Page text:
Bee-killing pesticides: The fight ramps up
Debate over chemicals' role in bee deaths becoming an urban-rural divide
The collapse of bee colonies nationwide is well-established and beyond dispute. Beyond that, things get a bit murky.
Many researchers, but not all, blame the mass die-off of bees on the use of neonicotinoid products — pesticides that are widely used by farmers and gardeners on 50 kinds of fruits and vegetables in Canada. They're even used on pet flea collars.
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Enter the Ontario government. It is proposing to dramatically restrict the use of these chemicals by the start of the 2016 corn and soybean planting season. It wants farmers to have to prove they actually have pests before they could use certain pesticide-treated seeds that are suspected as being bee-killers. Right now, farmers can use these products preventatively.
And use them they do, and in large volumes. Virtually all the corn grown in Canada and two-thirds of Canada's soybean crops are neonic-treated. In Ontario, five million acres of farmland are planted with neonicotinoid-treated seeds.
'The strongest action'
Ontario trumpets its proposal as "the strongest action in North America to protect bees, birds, butterflies and other pollinators."
The province's environment minister, Glen Murray, puts it bluntly. Neonics, he says, have become "a chronic problem affecting ecological integrity."
But grain farmers, pesticide-makers and their supporters are increasingly framing Ontario's proposal as little more than a sop to urban, vote-rich Torontonians who don't understand modern agriculture.
Grain farmer Stephen Denys says he was "dumbfounded" by the Ontario move . "We're in a situation where one per cent of farmers feed the other 99 per cent and we've got a communication gap." Denys, who is also VP of marketing for Pride Seeds Canada, says farmers believe neonic seed treatments are safe. The proposed Ontario restriction, he says, "pits urban against rural," saying the government move shows that it is effectively saying that it doesn't "trust farmers."
Somehow, the honeybee has attained sacred cow status- Art Schaafsma, pest management researcher, University of Guelph
University of Guelph pest management researcher Art Schaafsma goes even further. He says Ontario has taken"a political and environmental position."
"Somehow, the honeybee has attained sacred cow status," he says. In an email to CBC, he said he fears the proposal to restrict neonics is "not for the neonics and pollinator agenda but represents instead, the start of a major paradigm shift which is anti-modern agriculture."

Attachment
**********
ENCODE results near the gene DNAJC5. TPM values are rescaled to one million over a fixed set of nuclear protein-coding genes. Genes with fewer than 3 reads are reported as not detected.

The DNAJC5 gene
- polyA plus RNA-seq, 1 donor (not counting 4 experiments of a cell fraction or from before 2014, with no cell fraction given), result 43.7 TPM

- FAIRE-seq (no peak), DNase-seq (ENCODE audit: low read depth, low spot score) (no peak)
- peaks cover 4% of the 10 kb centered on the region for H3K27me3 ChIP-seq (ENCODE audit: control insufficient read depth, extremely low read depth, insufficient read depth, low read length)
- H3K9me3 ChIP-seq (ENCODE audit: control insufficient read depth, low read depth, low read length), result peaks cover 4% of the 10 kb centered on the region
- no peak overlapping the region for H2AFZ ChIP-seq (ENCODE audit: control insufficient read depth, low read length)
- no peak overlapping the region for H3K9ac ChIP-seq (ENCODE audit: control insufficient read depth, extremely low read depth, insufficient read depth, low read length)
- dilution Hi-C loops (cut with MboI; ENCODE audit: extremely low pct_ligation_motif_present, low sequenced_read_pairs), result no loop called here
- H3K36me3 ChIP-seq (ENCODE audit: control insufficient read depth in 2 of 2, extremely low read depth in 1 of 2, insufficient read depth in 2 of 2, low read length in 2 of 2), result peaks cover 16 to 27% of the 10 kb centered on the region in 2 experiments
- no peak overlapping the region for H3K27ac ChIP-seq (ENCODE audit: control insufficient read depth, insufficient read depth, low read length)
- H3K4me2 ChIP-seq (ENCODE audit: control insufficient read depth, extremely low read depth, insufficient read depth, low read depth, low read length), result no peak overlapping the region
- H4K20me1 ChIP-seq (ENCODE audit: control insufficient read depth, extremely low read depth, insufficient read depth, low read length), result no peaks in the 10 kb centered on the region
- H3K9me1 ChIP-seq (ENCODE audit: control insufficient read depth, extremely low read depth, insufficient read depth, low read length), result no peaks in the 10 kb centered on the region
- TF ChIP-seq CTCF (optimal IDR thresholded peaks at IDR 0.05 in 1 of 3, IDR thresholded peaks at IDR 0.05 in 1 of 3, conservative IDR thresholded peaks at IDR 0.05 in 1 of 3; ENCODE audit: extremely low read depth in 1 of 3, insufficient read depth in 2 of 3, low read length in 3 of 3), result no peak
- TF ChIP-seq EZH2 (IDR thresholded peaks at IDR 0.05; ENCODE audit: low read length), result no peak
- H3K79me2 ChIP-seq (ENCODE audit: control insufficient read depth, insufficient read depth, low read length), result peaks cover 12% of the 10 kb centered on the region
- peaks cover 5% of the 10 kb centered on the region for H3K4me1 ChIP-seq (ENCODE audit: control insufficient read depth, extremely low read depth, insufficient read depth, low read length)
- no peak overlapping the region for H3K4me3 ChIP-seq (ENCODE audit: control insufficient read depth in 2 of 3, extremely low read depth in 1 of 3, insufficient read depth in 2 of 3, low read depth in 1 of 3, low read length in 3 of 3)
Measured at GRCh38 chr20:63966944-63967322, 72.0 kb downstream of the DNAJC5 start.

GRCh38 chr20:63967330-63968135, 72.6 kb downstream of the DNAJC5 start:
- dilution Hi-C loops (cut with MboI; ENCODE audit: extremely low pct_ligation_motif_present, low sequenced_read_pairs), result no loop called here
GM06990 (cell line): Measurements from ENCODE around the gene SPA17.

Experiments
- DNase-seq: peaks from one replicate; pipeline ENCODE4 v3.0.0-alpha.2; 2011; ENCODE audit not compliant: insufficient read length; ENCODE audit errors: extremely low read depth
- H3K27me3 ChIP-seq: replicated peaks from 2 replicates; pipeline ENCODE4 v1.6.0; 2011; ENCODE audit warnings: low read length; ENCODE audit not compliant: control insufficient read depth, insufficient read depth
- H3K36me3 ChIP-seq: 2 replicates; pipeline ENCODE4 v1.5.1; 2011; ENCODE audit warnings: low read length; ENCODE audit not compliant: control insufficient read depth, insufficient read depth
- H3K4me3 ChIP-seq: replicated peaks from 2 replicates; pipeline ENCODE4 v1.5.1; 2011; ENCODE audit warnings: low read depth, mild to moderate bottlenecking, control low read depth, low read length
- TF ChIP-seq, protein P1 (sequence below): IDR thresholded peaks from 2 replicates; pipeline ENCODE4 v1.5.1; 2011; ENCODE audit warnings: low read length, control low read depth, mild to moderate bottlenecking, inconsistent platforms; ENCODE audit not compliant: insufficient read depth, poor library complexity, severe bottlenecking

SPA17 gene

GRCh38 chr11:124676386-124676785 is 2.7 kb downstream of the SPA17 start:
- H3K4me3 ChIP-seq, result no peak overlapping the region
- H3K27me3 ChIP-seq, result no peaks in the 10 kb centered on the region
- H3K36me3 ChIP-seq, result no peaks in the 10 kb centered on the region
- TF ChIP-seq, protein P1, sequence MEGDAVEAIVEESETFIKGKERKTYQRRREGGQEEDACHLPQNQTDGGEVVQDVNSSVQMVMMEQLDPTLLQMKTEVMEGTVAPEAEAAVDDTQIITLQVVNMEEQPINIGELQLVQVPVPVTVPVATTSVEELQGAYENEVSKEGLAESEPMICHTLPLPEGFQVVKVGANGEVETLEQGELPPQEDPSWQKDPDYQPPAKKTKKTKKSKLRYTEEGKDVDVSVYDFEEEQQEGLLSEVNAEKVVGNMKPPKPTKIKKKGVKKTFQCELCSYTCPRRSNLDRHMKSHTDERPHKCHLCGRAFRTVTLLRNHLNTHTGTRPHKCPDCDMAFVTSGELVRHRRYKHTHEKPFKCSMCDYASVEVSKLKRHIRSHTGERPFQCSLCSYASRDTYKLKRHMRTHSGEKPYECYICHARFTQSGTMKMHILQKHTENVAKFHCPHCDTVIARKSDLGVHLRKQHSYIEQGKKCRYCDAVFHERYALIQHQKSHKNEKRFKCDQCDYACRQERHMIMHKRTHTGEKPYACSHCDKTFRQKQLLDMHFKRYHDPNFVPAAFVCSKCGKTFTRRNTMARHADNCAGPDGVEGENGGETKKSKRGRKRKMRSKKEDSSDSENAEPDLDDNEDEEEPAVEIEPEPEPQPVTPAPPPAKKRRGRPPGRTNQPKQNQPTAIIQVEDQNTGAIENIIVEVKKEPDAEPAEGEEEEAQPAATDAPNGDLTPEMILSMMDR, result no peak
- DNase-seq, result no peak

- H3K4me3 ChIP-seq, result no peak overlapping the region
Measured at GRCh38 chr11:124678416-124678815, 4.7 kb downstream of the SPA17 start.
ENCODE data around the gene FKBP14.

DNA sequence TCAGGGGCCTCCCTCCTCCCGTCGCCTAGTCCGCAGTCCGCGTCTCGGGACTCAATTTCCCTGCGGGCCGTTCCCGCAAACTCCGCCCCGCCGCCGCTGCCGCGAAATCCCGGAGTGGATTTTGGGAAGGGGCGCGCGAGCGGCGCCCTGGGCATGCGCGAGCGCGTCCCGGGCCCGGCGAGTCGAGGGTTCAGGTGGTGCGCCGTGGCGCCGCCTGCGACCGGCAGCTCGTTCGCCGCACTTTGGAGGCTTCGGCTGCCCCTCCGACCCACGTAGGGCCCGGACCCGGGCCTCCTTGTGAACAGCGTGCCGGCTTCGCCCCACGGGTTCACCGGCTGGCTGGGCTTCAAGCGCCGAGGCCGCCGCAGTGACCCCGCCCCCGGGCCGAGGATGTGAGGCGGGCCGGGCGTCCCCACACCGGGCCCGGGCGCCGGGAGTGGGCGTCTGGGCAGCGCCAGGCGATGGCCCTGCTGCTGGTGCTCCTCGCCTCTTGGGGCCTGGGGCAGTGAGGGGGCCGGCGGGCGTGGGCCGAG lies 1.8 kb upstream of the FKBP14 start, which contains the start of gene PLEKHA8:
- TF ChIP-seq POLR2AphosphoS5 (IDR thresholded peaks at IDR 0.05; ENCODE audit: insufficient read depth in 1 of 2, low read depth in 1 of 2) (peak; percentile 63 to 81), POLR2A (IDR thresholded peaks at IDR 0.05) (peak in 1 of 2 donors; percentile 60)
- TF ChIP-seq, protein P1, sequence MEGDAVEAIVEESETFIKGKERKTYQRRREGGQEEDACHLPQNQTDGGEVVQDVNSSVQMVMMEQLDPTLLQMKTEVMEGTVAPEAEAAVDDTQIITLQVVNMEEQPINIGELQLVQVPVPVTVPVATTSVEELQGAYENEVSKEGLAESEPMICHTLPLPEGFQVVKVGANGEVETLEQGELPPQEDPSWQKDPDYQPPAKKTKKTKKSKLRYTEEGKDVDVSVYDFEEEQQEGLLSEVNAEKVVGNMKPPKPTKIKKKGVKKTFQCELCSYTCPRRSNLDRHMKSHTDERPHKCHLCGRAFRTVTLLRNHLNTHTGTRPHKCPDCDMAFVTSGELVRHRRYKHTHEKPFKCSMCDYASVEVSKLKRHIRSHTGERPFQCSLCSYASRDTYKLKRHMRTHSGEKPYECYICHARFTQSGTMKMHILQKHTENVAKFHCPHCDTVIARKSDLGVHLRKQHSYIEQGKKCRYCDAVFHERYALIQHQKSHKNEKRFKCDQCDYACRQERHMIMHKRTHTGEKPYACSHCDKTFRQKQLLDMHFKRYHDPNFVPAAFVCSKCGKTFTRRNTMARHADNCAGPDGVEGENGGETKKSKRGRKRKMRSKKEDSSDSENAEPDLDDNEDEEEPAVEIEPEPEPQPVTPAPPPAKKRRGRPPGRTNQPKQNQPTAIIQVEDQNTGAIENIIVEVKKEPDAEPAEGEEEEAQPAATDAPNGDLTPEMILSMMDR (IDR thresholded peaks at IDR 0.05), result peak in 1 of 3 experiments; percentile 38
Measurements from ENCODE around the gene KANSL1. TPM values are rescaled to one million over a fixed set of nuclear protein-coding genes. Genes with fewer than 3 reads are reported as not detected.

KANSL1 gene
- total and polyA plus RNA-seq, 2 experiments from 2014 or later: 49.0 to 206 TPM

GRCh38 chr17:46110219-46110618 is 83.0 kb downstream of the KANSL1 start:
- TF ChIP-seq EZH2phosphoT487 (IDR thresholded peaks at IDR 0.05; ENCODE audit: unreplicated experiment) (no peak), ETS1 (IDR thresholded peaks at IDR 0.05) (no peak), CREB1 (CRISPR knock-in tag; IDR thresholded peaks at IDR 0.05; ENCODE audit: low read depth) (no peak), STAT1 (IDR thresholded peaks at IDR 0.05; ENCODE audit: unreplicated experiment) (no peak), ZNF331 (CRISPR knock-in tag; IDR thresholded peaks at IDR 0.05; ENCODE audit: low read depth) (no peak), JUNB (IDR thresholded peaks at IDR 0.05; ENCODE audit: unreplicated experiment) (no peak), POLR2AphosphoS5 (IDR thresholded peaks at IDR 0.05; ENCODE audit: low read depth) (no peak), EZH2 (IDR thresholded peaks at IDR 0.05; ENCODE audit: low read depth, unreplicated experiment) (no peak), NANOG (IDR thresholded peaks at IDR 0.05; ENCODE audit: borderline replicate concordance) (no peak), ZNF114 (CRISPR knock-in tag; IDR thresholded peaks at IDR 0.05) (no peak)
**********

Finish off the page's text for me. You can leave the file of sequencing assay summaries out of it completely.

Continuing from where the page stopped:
He says Ontario's move is designed to play off Toronto's "delusion that the world can be fed with small-holdings organic agriculture."
Ted Menzies heads CropLife Canada, the industry association that represents many of the large pesticide corporations such as Monsanto, Syngenta, Dow, and Bayer. Menzies, a farmer himself, says "neonics are the best thing that ever happened for farmers."
"There are some scientists who would agree with Mr. Menzies' view, [but] there are more that do not," Murray says. "It's not that neonics are the only problem, but you're not going to solve the problem as long as neonics are omnipresent."
As Ontario floats its controversial restriction, the federal Pest Management Regulatory Agency (PMRA) — which is part of Health Canada — has approved 29 new neonic products for growers to use to whatever extent they feel is necessary. Like the EPA in the U.S., the PMRA says the products are safe for wide-scale use.
Health Canada, which is in the midst of conducting its own review of these products, sees no reason for Ontario to enact its precautionary move until the federal department's own re-evaluation is completed in 2017. Supporters of the use of neonic-treated seeds wonder why Ontario wants to restrict their use if Health Canada has stated they're safe. Why not at least wait until the results of their re-evaluation are in, they say?
Ontario's Glen Murray says he prefers to be safe rather sorry. "The biggest problem is that it's been left to the provinces to clean up the mess after national governments released these things on conditional trials that, more than a decade later, they are still re-evaluating."
In the meantime, it will be business as usual in most of Canada's gardens and farmlands — at least, during this spring's planting season.